Monday, February 2, 2015

Canada monitors 15 million file downloads a day: Report

(Illustration by Chloe Cushman for the Guardian)
(Illustration by Chloe Cushman for the Guardian)

The information disclosed by the former US National Security Agency (NSA) contractor, Edward Snowden, shows that Canada’s electronic spy agency monitors file downloads all around the world.
According to a joint report by CBC News and journalist Glenn Greenwald released on Wednesday, Canada's Communications Security Establishment (CSE) tracks and analyzes up to 15 million pictures, videos, music documents and other files downloaded by the Internet users across the globe on a daily basis.
The CSE’s spying project called Leviathan tracks downloads from over 102 file-sharing websites, including such renowned sources as Rapidsahre, Sendspace, and the now deactivated Megaupload.
"It's really the first time that a story has been reported that involves [CSE] as the lead agency in a program of pure mass surveillance," said Greenwald, who also played a key role in publicizing Snowden’s controversial information.
Analysts confirmed the validity and legitimacy of Greenwald’s report.
"Every single thing that you do — in this case uploading/downloading files to these sites — that act is being archived, collected and analyzed," said Ron Deibert, an Internet security analyst, after observing Snowden’s files on Canada’s cyber-sleuthing program.
The CSE, for its part, defended Leviathan, claiming it is aimed at tracking suspicious activities related to terrorism and extremism.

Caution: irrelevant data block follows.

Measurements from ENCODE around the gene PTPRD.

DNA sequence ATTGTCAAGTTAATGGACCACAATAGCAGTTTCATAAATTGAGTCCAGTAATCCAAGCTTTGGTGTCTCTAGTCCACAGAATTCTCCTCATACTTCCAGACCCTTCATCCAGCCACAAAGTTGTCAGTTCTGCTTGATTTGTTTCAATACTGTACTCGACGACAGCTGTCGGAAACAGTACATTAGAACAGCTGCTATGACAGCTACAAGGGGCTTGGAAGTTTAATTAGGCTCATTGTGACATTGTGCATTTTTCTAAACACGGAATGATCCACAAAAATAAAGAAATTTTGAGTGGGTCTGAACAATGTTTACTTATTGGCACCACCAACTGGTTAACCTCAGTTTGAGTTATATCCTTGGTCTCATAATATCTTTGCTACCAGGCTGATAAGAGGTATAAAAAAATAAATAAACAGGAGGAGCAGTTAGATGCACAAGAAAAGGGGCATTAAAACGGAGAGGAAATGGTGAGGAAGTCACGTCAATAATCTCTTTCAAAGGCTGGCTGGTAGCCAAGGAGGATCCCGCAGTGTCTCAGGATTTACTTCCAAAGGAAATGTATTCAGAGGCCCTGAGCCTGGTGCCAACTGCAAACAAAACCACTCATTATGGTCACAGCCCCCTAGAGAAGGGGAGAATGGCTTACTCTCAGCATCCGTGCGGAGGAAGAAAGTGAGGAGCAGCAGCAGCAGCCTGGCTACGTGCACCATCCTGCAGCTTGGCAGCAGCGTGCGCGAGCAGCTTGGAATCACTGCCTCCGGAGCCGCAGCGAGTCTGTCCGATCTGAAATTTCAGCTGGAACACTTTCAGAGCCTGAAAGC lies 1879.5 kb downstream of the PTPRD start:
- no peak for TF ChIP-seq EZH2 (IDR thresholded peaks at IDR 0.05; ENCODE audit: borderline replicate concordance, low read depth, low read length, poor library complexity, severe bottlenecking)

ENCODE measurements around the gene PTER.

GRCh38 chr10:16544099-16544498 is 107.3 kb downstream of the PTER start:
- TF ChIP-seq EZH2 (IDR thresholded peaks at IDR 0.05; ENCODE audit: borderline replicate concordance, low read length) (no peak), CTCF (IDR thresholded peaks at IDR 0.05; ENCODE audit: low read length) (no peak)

"CSE is clearly mandated to collect foreign signals intelligence to protect Canada and Canadians from a variety of threats to our national security, including terrorism," said the agency's spokesman Andrew McLaughlin in an email to CBC News.
Canada is a member of the intelligence-sharing network “Five Eyes” (FVEY) along with the US, UK, New Zealand, and Australia.
Snowden’s revelations showed that even the FVEY members engaged in spying on one another's citizens.
The issues of digital surveillance and privacy protection have been in the limelight since Snowden began leaking classified intelligence documents in June 2013. He revealed that the NSA had been collecting the phone records of millions of Americans and foreign nationals as well as political leaders around the world.
Snowden’s leaks were mainly about the huge electronic surveillance programs by the NSA and its allies all around the world.
Following Snowden’s revelations, tech companies opted for encrypting their services to block government surveillance.
Moreover, many countries, including Germany and Russia, turned to paper communications in a bid to avoid detection. Other countries intensified their own surveillance programs to outflank the US one or decided to monitor the activities of the US tech companies operating in their territories.
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